Listening to this piece might lead one to assume that it is perhaps a movement from a larger sacred work for baritone, chorus, and orchestra, but it is not: It’s a piece of film music, composed by Patrick Doyle for Kenneth Branagh’s 1989 production of Shakespeare’s Henry V. This piece comes after the Battle of Agincourt, when it becomes clear that the vastly-outnumbered English host has in fact routed the French. King Henry says this:
Do we all holy rites:
Let there be sung Non nobis and Te Deum,
The dead with charity enclos’d in clay;
And then to Callice, and to England then,
Where ne’er from France arriv’d more happy men.
Composer Doyle–for whom Henry V was the first major film project–wrote a penetrating and lyrical theme of both sadness and hope to accompany a long tracking shot as King Henry marches across the field of battle, carrying one of his English casualties on his back. Braveheart gets a lot of credit for the brutality of its battle scenes, but Henry V was there first, depicting medieval battlefields as places of churned mud and bloody filth. Doyle’s soaring sacred piece soars above all of this, building and building from the soloist onward as more and more of the musical forces join in. The result is sublimely effective, and it’s easy to see why Branagh has returned to Patrick Doyle for his filmscores in many, if not all, of his subsequent directorial efforts.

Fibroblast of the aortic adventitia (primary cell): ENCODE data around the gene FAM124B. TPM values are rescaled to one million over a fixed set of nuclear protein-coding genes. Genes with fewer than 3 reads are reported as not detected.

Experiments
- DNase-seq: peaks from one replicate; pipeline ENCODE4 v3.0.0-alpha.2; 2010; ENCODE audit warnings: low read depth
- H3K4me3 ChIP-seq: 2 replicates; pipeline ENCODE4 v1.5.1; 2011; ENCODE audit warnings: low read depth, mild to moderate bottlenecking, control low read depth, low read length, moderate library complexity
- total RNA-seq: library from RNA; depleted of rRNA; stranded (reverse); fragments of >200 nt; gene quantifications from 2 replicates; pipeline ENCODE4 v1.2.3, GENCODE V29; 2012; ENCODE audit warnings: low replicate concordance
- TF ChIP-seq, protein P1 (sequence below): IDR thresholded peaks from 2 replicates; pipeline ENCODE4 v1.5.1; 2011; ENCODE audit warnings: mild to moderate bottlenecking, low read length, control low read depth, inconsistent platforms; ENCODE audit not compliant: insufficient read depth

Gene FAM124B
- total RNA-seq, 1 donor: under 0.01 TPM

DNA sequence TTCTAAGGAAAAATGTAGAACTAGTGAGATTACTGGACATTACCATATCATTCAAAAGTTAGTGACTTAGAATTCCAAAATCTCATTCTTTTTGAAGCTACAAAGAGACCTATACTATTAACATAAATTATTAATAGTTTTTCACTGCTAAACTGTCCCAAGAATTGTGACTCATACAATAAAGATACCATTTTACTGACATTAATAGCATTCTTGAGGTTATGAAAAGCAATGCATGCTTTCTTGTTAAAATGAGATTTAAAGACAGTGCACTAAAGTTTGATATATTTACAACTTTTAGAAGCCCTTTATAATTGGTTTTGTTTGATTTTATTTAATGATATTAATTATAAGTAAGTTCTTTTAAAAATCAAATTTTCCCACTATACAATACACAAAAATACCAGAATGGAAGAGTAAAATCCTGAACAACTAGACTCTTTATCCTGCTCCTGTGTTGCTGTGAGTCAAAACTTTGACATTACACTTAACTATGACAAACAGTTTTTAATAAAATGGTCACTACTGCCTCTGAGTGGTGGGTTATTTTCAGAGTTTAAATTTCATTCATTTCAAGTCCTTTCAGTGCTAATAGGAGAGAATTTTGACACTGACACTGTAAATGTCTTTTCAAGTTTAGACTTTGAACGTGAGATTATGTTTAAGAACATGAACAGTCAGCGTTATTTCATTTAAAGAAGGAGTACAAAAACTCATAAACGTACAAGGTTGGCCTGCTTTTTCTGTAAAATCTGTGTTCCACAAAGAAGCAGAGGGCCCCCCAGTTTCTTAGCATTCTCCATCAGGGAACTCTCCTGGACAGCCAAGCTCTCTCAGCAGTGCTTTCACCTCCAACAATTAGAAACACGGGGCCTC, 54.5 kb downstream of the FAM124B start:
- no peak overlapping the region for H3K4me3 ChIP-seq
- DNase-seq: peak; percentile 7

Here is “Non nobis domine” from Henry V.